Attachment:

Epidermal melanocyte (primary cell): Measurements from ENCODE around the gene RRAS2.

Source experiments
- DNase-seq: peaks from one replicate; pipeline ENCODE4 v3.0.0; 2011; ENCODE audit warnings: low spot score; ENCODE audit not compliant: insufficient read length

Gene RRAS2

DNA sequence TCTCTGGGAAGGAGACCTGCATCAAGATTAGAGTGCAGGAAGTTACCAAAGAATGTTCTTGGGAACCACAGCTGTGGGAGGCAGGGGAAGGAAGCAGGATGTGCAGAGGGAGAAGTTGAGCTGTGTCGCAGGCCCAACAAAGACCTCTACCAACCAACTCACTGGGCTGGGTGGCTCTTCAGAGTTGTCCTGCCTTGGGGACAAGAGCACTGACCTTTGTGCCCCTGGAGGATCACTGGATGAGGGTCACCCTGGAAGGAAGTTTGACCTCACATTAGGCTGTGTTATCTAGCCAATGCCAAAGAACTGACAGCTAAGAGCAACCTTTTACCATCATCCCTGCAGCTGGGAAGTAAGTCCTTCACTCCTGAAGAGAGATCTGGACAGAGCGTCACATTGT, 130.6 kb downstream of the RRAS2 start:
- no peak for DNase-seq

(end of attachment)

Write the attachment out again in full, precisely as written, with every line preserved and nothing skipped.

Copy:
Epidermal melanocyte (primary cell): Measurements from ENCODE around the gene RRAS2.

Source experiments
- DNase-seq: peaks from one replicate; pipeline ENCODE4 v3.0.0; 2011; ENCODE audit warnings: low spot score; ENCODE audit not compliant: insufficient read length

Gene RRAS2

DNA sequence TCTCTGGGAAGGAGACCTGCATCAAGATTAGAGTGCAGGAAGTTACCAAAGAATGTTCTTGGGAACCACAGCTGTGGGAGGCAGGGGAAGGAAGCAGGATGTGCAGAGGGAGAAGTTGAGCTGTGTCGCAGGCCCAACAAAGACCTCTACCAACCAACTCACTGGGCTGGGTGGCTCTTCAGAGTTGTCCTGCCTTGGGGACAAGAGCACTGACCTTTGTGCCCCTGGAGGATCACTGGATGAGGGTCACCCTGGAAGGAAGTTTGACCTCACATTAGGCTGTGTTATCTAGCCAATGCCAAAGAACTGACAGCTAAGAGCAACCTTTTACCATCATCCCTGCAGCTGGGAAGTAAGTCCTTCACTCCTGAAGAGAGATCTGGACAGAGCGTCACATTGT, 130.6 kb downstream of the RRAS2 start:
- no peak for DNase-seq